I ate and ate and continued to eat long after my mother and I no longer lived together, shared meals, or even talked. I ate through my loneliness for my mother, my string of pained relationships, the stress of a graduate degree and then another. I ate to celebrate in good times, in bad times to “reward” myself for simply getting through the day.
Though I started eating to get my mother to love me, I got too big to wear the dresses she and her consistently ninety-pound body deemed beautiful, too fat to attract a husband that her old-school values expected of me to find by age twenty-five. In feeling her disappointment in me, rather than her love, I began to instead eat for that reason, as if to spite her by getting so big my body no longer remotely resembled the figures of any of the Vietnamese women in my family, to get so big that the last time she hugged me, my mother remarked that I was “big” and “soft like a pillow.” She reminds me that my collarbone cracked during birth because I was so big and she so small.
When my mother bought me maternity clothes one Christmas, I got angry and returned those too-comfortable pregnancy threads. Admittedly, though, when strangers have asked me how far along I am in my pregnancy, sometimes I go with it. I tell them a number of weeks in the way that pregnant women measure time, though I have never been, and may never be, pregnant.
By the time I visited Việt Nam for the first time in 2010, I was at my heaviest. A picture from this trip shows my body, not effectively hidden by my intentionally baggy clothes, hanging heavy on the back of a motor scooter, eclipsing the body of the driver, my friend Vinh. From my hotel room window, I watched the elderly play badminton in the park before the sun beat too hot and men balance a nap on top of their motorbikes.
At a tailor in Chợ Lớn (Sai Gòn’s Chinatown), a woman with soft skin offered to make me an áo dài. Without thinking, I told her I was too fat, that I eat way too much. I cringed inside, realizing the nasty American privilege of my statement. She responded, “That means you’re well-fed, prosperous. That’s a good thing. It’s beautiful.” She smiles and rubs my arm in a way that I feel a mother would. Nevertheless, I felt ashamed. And confused. I caught myself mid-twist in the oscillations of how to view my own body.
As the medals continue to be hung around bowed necks at the London Olympic Games, I push through the most excruciating yet healthiest exercise and diet regimen to which I have ever committed. Nausea and fatigue knot in my stomach even now as I visualize Jillian Michaels’ disturbingly non-sweaty face as she talks (she has enough breath to talk while doing these moves!) me through painful squat thrusts and chest flies and other oh-my-god-I’m-dying exercises. I incessantly download podcasts in hopes that the voices of Kevin Smith and Adam Carolla distract me from the absolute pain of “working out” in hopes of achieving some (im)possible medium between my mother’s skinny and her wishes for me to eat, eat for love. I know my mother would shake her head if she knew that I no longer eat white rice or the bánh bò or đâu hũ that I’ve loved ever for as far back as my taste buds anchor my memories. But, the generation of survivor that she is, she would be happy I’m (slowly but surely) slimming down to a single-digit clothing size to attract a potential husband. She forgets that I, generation of survivor that I am, take care of myself.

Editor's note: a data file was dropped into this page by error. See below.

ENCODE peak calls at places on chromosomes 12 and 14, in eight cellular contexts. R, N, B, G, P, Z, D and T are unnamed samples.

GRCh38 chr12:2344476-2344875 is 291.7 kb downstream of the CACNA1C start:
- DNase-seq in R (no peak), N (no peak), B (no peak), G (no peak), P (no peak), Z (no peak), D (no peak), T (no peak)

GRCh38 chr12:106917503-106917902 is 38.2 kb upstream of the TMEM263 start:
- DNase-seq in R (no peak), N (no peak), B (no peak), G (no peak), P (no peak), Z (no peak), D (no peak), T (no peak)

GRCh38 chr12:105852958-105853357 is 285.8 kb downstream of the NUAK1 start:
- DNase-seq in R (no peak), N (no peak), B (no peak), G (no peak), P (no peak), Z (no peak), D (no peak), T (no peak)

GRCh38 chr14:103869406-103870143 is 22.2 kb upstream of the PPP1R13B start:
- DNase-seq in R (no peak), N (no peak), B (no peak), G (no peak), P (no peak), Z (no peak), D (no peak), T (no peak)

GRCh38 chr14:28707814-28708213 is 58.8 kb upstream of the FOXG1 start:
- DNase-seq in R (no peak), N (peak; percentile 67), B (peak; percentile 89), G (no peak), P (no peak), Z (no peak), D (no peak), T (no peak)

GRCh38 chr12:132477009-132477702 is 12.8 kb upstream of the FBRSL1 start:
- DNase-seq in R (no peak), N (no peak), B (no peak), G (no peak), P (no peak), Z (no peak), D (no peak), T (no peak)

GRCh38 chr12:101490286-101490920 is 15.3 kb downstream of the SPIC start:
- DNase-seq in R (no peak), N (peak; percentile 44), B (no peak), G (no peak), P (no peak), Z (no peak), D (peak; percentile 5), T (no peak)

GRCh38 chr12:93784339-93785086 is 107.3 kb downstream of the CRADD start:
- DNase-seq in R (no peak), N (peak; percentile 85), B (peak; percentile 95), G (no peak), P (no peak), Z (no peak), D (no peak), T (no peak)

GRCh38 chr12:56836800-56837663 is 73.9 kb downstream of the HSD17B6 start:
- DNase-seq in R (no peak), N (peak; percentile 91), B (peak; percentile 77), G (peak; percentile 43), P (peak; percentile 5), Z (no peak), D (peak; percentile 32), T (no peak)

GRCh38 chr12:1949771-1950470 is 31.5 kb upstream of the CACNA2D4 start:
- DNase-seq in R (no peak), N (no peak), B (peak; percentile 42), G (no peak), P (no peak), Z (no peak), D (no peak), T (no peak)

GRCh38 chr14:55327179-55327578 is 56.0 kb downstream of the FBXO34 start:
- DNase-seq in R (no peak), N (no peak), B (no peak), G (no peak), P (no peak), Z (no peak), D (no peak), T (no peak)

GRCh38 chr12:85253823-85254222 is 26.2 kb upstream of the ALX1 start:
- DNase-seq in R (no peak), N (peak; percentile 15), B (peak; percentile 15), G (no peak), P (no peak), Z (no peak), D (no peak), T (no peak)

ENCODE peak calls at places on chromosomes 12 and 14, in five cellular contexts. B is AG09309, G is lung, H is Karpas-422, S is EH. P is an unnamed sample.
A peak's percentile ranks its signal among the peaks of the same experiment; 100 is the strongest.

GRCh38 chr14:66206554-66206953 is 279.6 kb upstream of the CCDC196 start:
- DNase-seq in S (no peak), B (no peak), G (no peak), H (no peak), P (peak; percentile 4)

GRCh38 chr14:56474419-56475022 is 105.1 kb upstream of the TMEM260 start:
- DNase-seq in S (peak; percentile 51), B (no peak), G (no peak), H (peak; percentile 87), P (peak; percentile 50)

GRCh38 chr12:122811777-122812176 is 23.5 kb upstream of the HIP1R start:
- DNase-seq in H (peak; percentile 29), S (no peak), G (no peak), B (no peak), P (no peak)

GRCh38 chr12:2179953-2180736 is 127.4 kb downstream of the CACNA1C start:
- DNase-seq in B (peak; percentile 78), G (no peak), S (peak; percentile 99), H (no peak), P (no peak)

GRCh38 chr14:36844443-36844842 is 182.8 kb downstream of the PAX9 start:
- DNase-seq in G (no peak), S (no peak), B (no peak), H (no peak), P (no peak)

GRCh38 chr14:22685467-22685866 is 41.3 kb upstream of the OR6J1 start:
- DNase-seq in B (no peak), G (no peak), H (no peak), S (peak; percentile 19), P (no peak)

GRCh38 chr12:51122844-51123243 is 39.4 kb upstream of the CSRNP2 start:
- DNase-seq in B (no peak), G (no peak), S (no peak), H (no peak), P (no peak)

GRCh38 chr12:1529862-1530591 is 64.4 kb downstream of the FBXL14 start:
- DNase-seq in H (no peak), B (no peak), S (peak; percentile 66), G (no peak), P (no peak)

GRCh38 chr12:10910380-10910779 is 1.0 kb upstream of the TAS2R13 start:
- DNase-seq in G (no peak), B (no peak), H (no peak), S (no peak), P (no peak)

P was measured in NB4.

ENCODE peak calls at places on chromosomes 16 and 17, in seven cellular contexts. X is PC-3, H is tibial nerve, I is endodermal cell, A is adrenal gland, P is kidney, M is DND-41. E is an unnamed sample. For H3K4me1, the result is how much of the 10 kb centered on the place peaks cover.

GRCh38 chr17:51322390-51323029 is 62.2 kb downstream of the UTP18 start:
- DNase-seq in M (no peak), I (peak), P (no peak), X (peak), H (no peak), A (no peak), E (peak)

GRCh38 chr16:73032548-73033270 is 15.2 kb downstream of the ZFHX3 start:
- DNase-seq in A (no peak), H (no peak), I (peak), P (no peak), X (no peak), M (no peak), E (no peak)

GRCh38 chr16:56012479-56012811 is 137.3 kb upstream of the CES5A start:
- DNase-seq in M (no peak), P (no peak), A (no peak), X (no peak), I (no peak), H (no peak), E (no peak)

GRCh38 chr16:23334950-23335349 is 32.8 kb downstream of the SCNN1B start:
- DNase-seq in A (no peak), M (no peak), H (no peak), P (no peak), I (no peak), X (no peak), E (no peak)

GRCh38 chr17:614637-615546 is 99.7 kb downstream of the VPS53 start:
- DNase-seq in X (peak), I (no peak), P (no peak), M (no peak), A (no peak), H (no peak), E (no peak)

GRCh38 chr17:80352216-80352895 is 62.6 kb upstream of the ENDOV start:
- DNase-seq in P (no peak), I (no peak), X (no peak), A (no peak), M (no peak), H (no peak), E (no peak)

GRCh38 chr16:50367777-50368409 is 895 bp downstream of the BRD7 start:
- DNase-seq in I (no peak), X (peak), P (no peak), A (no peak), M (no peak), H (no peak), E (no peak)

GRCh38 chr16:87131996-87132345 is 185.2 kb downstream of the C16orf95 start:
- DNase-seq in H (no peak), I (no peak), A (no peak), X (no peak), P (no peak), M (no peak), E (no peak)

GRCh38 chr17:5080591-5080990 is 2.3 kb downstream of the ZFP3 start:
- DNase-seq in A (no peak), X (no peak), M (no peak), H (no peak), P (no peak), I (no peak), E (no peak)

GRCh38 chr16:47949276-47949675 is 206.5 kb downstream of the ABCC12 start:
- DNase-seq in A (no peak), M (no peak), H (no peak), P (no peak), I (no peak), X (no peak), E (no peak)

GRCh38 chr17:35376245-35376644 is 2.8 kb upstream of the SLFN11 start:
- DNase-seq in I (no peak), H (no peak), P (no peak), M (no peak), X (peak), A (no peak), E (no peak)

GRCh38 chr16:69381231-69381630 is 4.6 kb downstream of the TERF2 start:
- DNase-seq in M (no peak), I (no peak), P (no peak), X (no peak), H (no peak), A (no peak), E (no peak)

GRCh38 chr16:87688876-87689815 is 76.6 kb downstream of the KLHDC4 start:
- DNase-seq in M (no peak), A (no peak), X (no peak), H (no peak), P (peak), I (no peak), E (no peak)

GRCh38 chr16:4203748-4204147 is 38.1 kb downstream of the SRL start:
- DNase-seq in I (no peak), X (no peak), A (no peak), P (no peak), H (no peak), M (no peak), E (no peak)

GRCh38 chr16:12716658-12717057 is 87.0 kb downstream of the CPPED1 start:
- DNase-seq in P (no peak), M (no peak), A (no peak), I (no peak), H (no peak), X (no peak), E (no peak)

So when I watch Marcel Nguyen and the ridiculously impressive physical specimen that he is as he performs the world-class feats of the human body, I wonder about the possibilities of the body within our cultures, our memories. Will it be possible for me, as a Vietnamese American woman, to be happy with my body at any point? Is it possible for me to order the vegan menu option without feeling guilty that my relatives across the Pacific don’t get the luxury of choosing to eliminate animal fats or carbs for dietary purposes? Will there be a day that my mother will be okay with the fact that my body was born of hers? If I ever get to wear maternity clothes for their true purpose, what kinds of hunger will I foster in my children? How loudly will I scream from the stands?
I grapple with these yet unanswerable questions about this body I should know as my own, settling to watch the Olympic athletes’ bodies on television and then inspect my slowly changing one in the bathroom mirror during commercial breaks. So without resolution, I was thinking about ways to end this post, and then I found another picture of Marcel. In it, he is shirtless (settle down, dear reader), and the tattoo across his chest reads, “Pain is Temporary, Pride is Forever.”
The pain of sweat and burn and food and hunger and war and survival and my mother’s brand of love and feeling ugly in the dark and being the only Vietnamese Hidle and strengthening and of writing this at all. Of all the possibilities. The pain and the pride of tireless, inconceivable possibilities.
Herzlichen Glückwunsch, Marcel.
Jade Hidle is a Vietnamese-Irish-Norwegian writer and educator. She holds an MFA in creative writing from CSU Long Beach and is working on a PhD in literature at UC San Diego. Her work has appeared in Spot Lit, Word River, and Beside the City of Angels.